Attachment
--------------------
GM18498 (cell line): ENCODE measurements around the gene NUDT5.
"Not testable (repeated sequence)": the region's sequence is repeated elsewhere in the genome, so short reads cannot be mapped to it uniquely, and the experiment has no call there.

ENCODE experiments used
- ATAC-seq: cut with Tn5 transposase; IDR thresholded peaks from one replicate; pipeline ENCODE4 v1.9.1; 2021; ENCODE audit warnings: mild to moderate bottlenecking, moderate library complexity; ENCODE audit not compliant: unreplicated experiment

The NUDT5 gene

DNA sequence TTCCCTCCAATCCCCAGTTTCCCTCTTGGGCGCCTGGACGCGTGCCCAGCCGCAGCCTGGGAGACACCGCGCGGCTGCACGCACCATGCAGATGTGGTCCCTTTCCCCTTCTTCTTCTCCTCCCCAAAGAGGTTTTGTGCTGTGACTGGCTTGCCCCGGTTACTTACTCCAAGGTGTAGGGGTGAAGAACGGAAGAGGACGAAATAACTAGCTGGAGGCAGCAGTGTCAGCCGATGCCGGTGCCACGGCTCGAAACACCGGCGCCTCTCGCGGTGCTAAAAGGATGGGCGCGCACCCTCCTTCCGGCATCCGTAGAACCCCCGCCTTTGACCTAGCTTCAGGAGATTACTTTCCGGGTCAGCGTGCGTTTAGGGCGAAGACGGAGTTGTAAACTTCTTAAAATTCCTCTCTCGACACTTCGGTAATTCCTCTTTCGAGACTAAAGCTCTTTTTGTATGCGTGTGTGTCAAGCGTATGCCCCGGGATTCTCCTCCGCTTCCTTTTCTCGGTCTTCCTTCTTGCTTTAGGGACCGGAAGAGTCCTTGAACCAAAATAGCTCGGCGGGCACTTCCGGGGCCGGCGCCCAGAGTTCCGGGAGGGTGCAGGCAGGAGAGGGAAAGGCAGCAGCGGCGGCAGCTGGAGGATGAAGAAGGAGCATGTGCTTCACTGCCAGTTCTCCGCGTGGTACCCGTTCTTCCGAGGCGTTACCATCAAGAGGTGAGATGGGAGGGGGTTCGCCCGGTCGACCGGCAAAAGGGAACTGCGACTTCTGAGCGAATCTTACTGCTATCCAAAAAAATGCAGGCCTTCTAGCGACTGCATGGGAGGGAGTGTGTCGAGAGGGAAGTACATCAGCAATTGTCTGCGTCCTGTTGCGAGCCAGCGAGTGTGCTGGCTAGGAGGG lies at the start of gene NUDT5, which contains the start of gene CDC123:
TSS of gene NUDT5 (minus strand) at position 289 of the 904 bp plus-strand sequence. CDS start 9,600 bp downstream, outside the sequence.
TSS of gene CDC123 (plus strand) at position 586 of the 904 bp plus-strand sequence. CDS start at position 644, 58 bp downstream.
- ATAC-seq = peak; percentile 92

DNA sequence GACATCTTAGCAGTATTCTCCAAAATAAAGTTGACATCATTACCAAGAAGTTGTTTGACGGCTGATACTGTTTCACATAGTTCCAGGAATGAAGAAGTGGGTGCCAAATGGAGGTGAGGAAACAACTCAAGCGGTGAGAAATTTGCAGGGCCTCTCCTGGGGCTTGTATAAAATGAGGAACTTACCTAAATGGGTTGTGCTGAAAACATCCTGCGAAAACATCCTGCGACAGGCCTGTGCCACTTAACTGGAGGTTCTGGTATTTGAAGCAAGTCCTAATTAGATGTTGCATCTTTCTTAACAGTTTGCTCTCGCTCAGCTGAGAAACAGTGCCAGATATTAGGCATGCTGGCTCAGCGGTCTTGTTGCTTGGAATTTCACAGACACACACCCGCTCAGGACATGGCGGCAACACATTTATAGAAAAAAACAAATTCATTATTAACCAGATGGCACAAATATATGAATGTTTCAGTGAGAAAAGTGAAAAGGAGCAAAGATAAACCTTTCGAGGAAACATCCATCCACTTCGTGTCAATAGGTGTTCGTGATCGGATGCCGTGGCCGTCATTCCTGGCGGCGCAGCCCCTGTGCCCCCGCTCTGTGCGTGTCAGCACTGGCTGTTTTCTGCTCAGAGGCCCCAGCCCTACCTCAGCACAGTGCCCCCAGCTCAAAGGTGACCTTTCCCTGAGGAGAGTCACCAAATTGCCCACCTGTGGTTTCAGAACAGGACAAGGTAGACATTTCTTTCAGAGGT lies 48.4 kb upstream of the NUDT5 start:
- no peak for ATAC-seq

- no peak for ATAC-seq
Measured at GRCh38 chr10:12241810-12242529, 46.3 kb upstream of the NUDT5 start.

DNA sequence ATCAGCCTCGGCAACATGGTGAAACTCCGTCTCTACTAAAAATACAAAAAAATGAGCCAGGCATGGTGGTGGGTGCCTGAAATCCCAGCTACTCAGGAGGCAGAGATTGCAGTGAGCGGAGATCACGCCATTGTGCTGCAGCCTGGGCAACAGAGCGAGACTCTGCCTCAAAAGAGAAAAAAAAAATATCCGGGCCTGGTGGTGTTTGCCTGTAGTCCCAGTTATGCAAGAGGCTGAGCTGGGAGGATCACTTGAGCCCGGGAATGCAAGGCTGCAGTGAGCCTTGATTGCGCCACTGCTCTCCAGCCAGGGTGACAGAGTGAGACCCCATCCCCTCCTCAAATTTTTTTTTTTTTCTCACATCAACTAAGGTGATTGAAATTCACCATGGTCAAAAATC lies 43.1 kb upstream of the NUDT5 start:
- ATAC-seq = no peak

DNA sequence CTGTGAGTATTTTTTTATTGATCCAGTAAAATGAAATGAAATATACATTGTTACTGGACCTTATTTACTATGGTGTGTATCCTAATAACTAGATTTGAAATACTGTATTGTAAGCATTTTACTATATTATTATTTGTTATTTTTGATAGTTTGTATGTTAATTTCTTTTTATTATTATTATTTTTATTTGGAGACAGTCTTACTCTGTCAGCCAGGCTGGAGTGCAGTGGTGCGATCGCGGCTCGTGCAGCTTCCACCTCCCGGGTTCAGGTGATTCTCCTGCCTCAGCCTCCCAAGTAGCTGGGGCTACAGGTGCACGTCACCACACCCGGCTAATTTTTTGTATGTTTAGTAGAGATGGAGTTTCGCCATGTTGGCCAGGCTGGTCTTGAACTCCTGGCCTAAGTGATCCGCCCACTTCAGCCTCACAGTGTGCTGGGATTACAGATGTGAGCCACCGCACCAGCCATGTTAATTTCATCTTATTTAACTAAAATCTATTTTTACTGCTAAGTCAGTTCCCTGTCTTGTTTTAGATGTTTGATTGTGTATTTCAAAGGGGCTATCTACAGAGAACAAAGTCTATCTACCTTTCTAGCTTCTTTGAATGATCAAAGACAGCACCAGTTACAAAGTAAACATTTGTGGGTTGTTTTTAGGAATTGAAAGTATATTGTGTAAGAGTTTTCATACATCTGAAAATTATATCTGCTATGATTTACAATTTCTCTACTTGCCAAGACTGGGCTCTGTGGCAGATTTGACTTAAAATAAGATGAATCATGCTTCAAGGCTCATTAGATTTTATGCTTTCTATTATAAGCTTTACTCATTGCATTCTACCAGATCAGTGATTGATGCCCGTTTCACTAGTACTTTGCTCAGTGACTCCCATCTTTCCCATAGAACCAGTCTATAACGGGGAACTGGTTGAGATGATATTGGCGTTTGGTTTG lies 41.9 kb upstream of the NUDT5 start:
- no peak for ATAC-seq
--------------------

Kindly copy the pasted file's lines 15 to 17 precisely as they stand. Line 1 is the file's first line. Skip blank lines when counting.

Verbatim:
- ATAC-seq = no peak

DNA sequence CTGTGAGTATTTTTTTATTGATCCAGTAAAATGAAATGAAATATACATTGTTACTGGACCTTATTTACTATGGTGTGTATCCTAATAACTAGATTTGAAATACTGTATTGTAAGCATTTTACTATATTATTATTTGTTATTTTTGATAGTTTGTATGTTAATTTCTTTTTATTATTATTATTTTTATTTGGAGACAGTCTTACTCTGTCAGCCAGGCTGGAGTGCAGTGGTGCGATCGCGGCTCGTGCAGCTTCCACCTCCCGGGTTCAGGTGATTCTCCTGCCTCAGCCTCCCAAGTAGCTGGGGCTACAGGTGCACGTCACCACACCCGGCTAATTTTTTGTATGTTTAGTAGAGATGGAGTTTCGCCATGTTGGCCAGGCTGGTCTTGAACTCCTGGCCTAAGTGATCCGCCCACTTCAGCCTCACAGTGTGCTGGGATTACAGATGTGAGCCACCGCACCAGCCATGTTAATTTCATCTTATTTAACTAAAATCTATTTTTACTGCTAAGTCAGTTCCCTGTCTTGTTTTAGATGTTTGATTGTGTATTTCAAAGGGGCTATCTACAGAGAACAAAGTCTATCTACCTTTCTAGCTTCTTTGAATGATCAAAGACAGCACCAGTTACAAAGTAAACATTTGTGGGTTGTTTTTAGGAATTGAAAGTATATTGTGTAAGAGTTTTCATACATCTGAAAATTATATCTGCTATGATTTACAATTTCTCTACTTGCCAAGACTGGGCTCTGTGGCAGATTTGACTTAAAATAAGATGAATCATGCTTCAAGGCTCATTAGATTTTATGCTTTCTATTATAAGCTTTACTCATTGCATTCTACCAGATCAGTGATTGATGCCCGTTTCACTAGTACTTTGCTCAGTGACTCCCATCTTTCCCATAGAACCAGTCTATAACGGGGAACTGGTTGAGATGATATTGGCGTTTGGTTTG lies 41.9 kb upstream of the NUDT5 start:
- no peak for ATAC-seq